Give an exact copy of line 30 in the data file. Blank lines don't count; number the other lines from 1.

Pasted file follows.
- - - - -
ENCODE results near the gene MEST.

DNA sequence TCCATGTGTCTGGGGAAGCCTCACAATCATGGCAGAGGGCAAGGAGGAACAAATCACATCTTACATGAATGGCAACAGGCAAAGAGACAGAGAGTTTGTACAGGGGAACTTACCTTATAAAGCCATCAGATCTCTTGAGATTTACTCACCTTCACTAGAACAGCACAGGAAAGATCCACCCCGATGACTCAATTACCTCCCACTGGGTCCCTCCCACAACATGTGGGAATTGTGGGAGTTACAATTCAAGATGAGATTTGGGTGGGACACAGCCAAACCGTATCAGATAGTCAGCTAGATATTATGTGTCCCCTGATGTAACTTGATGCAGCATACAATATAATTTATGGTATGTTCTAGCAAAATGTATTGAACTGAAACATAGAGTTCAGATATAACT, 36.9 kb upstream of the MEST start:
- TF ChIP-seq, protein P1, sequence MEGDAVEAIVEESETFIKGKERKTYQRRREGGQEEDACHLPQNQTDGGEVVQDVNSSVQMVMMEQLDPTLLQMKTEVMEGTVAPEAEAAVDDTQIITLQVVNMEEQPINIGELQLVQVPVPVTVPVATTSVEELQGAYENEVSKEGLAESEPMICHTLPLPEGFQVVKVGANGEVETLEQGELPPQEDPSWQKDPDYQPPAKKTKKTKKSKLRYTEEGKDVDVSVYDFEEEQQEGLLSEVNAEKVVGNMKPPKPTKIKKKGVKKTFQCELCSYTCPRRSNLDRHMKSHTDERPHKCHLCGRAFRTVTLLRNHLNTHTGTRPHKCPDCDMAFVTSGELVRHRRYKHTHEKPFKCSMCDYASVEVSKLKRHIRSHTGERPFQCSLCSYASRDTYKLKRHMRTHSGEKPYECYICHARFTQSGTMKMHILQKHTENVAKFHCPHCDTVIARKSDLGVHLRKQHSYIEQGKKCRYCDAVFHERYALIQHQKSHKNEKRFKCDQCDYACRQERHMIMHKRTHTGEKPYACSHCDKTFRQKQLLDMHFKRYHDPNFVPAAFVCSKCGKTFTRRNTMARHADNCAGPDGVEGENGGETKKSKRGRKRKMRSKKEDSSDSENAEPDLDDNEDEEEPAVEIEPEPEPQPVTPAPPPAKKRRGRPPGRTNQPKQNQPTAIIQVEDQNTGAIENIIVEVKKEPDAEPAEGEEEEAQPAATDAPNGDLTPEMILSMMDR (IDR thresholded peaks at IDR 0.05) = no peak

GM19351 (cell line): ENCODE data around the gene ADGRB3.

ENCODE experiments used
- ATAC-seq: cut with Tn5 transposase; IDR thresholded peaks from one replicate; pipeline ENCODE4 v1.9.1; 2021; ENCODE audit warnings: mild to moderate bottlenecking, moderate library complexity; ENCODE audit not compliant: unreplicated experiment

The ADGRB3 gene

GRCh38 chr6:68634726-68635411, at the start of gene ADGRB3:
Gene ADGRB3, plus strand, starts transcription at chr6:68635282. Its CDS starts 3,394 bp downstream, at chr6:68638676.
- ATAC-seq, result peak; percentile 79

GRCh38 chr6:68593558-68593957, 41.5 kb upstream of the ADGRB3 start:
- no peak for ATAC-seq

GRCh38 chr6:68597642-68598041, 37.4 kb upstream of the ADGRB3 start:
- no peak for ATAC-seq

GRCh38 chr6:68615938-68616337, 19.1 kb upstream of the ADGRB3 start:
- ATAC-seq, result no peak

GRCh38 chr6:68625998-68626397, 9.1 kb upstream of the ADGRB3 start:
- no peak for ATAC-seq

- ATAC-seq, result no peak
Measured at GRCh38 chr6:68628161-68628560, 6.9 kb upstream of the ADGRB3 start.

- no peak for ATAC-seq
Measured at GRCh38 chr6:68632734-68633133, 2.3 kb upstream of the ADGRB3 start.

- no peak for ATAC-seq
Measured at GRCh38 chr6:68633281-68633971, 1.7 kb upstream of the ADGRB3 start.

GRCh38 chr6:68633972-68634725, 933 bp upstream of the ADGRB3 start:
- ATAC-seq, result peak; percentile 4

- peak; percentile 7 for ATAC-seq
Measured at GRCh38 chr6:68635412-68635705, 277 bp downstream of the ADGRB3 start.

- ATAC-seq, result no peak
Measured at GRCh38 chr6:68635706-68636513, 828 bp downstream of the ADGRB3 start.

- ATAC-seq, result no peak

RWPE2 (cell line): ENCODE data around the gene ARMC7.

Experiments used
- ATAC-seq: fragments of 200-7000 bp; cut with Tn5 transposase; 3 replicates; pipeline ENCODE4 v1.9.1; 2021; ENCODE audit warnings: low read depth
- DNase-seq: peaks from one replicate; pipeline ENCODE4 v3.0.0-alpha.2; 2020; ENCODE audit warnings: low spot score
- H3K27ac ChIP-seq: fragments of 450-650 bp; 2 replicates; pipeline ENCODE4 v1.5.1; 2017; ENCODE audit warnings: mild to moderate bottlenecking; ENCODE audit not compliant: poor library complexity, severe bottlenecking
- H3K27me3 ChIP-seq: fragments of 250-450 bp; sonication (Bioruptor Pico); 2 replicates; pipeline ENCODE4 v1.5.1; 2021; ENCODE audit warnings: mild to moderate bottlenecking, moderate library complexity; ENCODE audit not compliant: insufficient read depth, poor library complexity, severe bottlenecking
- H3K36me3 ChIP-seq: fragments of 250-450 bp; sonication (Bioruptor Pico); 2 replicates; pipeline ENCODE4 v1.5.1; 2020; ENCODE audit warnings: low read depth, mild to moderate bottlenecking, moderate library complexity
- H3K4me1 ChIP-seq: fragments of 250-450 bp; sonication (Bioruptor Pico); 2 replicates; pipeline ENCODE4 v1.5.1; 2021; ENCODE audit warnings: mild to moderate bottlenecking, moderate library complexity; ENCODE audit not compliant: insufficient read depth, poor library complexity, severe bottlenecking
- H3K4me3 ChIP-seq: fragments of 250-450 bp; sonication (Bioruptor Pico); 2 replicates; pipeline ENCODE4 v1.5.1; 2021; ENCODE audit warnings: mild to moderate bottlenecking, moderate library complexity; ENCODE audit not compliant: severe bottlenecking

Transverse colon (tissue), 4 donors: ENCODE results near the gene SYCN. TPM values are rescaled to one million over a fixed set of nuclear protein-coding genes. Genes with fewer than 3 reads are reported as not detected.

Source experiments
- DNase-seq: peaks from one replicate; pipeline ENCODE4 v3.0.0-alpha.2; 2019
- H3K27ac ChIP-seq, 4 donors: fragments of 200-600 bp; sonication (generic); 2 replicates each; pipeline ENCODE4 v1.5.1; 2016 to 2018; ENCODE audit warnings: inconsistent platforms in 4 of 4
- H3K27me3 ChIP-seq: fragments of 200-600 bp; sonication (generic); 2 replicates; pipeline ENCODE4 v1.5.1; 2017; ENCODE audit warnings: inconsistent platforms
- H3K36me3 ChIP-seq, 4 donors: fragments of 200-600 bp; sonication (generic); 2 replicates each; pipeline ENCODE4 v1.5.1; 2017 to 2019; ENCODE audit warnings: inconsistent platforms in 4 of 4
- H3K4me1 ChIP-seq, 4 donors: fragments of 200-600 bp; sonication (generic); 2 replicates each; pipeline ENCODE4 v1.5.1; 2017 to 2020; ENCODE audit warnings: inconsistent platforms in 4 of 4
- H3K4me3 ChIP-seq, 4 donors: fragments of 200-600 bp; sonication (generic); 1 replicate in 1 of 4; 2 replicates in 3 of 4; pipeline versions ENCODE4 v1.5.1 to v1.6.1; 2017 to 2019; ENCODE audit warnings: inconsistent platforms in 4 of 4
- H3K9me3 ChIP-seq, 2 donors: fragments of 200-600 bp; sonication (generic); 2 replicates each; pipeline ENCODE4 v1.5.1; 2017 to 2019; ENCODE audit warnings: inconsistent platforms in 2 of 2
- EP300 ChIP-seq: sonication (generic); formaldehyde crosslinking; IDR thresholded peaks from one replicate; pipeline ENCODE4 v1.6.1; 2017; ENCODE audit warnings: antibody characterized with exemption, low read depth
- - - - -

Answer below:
Measured at GRCh38 chr6:68635706-68636513, 828 bp downstream of the ADGRB3 start.